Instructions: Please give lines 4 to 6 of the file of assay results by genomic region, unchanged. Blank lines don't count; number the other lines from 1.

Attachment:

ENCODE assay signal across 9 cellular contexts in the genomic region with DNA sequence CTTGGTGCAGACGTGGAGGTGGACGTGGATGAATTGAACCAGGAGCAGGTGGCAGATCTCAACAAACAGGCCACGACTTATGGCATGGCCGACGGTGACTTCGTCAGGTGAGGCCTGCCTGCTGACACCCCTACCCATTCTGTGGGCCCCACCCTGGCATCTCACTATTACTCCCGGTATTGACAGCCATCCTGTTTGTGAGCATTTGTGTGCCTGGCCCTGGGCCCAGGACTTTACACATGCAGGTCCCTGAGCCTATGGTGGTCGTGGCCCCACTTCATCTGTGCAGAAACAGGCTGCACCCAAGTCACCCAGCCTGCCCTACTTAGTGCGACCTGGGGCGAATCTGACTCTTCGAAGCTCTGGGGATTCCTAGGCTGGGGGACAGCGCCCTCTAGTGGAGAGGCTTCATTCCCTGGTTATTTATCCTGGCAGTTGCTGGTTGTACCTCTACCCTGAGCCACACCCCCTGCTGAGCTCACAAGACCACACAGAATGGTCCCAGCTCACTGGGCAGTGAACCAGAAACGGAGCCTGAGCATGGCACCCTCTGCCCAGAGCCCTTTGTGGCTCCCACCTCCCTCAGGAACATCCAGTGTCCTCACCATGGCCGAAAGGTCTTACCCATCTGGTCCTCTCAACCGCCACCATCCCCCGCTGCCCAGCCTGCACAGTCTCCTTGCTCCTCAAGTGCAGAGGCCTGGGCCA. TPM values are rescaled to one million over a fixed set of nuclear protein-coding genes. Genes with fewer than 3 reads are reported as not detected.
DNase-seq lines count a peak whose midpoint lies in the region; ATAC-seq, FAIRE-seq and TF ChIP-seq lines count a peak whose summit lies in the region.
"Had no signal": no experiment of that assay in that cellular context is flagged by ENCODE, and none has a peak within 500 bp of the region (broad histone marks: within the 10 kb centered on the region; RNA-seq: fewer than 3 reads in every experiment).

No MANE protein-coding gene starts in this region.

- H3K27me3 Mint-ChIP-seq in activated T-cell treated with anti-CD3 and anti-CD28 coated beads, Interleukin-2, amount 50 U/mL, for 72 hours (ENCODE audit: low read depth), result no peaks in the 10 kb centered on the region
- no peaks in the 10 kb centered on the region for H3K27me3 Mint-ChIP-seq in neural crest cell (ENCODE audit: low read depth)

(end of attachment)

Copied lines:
No MANE protein-coding gene starts in this region.

- H3K27me3 Mint-ChIP-seq in activated T-cell treated with anti-CD3 and anti-CD28 coated beads, Interleukin-2, amount 50 U/mL, for 72 hours (ENCODE audit: low read depth), result no peaks in the 10 kb centered on the region
- no peaks in the 10 kb centered on the region for H3K27me3 Mint-ChIP-seq in neural crest cell (ENCODE audit: low read depth)